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6 IoT Mistakes to Avoid

By: Post on: March 23rd, 2017 in Uncategorized

The Internet of Things (IoT) provides great opportunity for businesses, but it also comes with great risk. It’s been the topic of many news articles; many of which are good, and some of which are bad. SpiralToys, manufacturer of the “smart” teddy bear – a toy that could connect to the internet and other teddy bears – recently left about 800,000 user credentials and millions of custom messages completely exposed to anyone who knew how to get them.

This startling example of the security problems regarding IoT is a swift reminder that, as cool as it all sounds, there’s a lot of work to be done with IoT.

The IoT refers to machines talking to machines via cloud networks or online connectivity. Typically associated with “smart machines,” it’s expected to ingrain itself into our society as the years continue. Businesses will likely adopt a type of smart machine for increased productivity and people will find it becoming part of their daily routine.

But this is a lot of information getting passed around. In some cases, sensitive information. So how do you keep all this protected, monitored, and from falling in the wrong hands? As a business, how do you ensure your model has a measure of longevity? Well, here are six basic IoT mistakes to completely avoid.

Is Connection Necessary

Just because you can doesn’t mean you should. From a design standpoint, does the device in question have to be connected or synced? It’s a heavy investment and risks security problems as mentioned. Careful consideration needs to go into whether or not the machine should be “smart.”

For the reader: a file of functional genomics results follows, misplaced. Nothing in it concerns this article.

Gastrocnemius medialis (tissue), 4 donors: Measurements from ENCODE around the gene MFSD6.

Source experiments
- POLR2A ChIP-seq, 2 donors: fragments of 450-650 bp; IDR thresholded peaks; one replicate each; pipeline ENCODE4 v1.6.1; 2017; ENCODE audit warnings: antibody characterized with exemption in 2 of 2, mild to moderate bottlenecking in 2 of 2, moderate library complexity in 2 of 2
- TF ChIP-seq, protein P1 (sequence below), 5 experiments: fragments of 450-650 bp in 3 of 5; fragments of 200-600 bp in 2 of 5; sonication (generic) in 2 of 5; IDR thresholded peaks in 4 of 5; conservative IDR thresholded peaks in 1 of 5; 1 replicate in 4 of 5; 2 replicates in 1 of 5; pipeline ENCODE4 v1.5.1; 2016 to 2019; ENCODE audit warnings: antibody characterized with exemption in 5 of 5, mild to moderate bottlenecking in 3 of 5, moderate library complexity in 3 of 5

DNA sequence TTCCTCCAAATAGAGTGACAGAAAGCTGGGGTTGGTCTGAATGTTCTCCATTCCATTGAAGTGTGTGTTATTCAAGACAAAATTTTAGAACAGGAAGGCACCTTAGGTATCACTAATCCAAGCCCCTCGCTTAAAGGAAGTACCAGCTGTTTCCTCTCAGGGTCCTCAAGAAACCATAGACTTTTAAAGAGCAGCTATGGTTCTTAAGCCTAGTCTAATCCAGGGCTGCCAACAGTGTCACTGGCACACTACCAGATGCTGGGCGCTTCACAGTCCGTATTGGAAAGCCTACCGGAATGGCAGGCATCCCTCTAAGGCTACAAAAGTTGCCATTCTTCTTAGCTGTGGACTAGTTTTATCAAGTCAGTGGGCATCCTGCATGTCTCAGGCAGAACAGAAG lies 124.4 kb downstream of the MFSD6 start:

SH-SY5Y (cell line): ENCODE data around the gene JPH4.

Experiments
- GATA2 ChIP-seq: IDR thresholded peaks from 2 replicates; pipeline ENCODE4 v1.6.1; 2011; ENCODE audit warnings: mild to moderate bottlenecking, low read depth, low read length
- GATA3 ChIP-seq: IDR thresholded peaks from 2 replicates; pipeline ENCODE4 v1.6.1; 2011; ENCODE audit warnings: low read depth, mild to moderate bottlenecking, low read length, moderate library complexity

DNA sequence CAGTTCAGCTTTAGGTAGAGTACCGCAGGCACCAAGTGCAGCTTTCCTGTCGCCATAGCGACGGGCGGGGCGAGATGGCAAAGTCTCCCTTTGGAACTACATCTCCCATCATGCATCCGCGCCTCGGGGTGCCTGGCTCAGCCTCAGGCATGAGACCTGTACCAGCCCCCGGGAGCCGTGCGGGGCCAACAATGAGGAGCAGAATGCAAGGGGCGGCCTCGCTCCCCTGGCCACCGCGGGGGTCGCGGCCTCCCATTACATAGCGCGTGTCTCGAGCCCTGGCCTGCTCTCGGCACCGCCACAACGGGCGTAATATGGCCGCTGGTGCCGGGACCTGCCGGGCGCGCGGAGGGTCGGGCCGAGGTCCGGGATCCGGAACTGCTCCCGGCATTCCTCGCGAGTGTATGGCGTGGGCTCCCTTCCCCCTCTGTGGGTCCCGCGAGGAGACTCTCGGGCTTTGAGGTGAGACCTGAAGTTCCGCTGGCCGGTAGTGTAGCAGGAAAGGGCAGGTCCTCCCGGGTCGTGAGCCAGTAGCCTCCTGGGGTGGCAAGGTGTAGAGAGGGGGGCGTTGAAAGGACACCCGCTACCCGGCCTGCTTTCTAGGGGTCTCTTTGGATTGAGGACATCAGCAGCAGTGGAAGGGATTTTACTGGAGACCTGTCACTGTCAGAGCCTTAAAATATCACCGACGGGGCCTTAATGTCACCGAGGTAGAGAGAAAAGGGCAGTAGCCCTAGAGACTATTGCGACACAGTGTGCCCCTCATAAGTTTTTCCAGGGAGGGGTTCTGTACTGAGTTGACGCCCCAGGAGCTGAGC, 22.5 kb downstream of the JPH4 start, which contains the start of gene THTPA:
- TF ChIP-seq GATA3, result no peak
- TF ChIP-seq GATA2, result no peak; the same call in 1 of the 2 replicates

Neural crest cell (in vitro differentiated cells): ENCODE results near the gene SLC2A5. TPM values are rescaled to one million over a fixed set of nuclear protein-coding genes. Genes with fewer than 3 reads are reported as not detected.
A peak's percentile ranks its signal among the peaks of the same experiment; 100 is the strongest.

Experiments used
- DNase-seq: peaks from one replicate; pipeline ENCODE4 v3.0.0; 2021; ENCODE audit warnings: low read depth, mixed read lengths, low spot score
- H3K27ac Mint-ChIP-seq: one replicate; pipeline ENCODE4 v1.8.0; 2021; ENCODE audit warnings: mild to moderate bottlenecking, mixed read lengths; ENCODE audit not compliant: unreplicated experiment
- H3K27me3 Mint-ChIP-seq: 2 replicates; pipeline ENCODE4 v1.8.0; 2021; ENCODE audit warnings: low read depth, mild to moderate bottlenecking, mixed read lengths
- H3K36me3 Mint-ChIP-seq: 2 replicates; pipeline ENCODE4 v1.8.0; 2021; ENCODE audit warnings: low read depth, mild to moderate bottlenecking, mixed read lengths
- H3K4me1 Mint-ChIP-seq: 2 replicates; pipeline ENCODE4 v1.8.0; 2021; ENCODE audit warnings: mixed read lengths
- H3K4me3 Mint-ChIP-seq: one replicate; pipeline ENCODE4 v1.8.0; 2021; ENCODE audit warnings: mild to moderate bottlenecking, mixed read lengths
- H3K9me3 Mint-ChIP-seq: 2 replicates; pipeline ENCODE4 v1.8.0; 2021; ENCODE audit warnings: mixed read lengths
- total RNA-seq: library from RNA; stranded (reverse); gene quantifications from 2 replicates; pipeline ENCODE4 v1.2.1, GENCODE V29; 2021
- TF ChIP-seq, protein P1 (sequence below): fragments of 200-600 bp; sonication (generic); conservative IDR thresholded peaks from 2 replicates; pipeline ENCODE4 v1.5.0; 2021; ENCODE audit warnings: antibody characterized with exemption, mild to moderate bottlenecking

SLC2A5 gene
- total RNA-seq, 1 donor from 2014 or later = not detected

Lack of Resources

Smart machines are built differently, and they require different resources. Depending on the product success, scalability is a big concern. It’s important to make sure all the components and resources required to design the IoT device in question will be in abundance to meet potential demand.

Security as Afterthought

No. If security for an IoT device is looked at as a feature, not a core aspect of the device design, production needs to be reconsidered. The amount of risks unsecure smart machines bring to the table are too immense to ignore.

Expertise and Design

Good design is good design. Having experts and firms handle this is an important path to a secure, successful IoT based machine. It might seem costly initially, but so does having to redesign a product because it wasn’t done right the first time.

User Emphasis

At no point should a person using an IoT device feel like they’re not in control, whether that’s determining smart machine activity or what it can do if disconnected. We already discussed the problems with security – it’s not worth exacerbating this by limiting functionality when not connected to a network.

Not Regulated, Tested, or Certified

Depending on what the IoT device does, don’t make the mistake of not testing the product. It will be required to go through a series of safety regulations or certifications before the design is approved. Not designing for those certifications and safety requirements is a great way to tank the product and user trust, fast.

If you’re designing, releasing, or purchasing machines in the IoT spectrum, these are big mistakes to avoid entirely. Do so and you’ll have a functioning IoT device.

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